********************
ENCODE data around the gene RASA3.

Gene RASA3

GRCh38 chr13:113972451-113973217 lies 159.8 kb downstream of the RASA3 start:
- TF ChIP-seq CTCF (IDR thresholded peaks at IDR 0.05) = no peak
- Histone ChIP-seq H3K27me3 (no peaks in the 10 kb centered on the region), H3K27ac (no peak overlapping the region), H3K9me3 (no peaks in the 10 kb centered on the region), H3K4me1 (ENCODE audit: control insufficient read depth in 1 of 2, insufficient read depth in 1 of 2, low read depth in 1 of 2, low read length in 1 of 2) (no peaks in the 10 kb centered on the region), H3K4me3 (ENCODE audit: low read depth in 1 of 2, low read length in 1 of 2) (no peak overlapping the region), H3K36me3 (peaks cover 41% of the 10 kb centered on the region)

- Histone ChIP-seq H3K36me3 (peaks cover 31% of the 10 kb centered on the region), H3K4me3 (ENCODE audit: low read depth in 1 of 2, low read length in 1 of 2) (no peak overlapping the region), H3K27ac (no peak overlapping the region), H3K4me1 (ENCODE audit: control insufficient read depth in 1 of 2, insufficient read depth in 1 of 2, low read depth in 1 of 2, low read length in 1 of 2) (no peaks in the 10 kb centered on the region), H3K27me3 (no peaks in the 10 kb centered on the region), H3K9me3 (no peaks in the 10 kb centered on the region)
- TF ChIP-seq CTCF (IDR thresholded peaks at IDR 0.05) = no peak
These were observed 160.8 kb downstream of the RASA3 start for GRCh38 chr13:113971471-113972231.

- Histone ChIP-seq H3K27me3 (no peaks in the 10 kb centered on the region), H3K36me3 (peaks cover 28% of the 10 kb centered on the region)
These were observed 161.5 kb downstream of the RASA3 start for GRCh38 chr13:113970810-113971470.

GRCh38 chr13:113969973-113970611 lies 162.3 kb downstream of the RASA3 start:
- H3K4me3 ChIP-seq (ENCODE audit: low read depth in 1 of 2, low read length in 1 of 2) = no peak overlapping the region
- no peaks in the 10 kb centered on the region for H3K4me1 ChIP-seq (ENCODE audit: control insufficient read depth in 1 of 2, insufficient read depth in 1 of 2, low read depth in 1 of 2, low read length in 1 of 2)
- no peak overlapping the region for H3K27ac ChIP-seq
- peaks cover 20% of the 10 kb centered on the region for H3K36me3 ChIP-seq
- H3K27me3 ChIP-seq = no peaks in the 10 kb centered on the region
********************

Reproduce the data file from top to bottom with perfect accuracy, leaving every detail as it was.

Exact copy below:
ENCODE data around the gene RASA3.

Gene RASA3

GRCh38 chr13:113972451-113973217 lies 159.8 kb downstream of the RASA3 start:
- TF ChIP-seq CTCF (IDR thresholded peaks at IDR 0.05) = no peak
- Histone ChIP-seq H3K27me3 (no peaks in the 10 kb centered on the region), H3K27ac (no peak overlapping the region), H3K9me3 (no peaks in the 10 kb centered on the region), H3K4me1 (ENCODE audit: control insufficient read depth in 1 of 2, insufficient read depth in 1 of 2, low read depth in 1 of 2, low read length in 1 of 2) (no peaks in the 10 kb centered on the region), H3K4me3 (ENCODE audit: low read depth in 1 of 2, low read length in 1 of 2) (no peak overlapping the region), H3K36me3 (peaks cover 41% of the 10 kb centered on the region)

- Histone ChIP-seq H3K36me3 (peaks cover 31% of the 10 kb centered on the region), H3K4me3 (ENCODE audit: low read depth in 1 of 2, low read length in 1 of 2) (no peak overlapping the region), H3K27ac (no peak overlapping the region), H3K4me1 (ENCODE audit: control insufficient read depth in 1 of 2, insufficient read depth in 1 of 2, low read depth in 1 of 2, low read length in 1 of 2) (no peaks in the 10 kb centered on the region), H3K27me3 (no peaks in the 10 kb centered on the region), H3K9me3 (no peaks in the 10 kb centered on the region)
- TF ChIP-seq CTCF (IDR thresholded peaks at IDR 0.05) = no peak
These were observed 160.8 kb downstream of the RASA3 start for GRCh38 chr13:113971471-113972231.

- Histone ChIP-seq H3K27me3 (no peaks in the 10 kb centered on the region), H3K36me3 (peaks cover 28% of the 10 kb centered on the region)
These were observed 161.5 kb downstream of the RASA3 start for GRCh38 chr13:113970810-113971470.

GRCh38 chr13:113969973-113970611 lies 162.3 kb downstream of the RASA3 start:
- H3K4me3 ChIP-seq (ENCODE audit: low read depth in 1 of 2, low read length in 1 of 2) = no peak overlapping the region
- no peaks in the 10 kb centered on the region for H3K4me1 ChIP-seq (ENCODE audit: control insufficient read depth in 1 of 2, insufficient read depth in 1 of 2, low read depth in 1 of 2, low read length in 1 of 2)
- no peak overlapping the region for H3K27ac ChIP-seq
- peaks cover 20% of the 10 kb centered on the region for H3K36me3 ChIP-seq
- H3K27me3 ChIP-seq = no peaks in the 10 kb centered on the region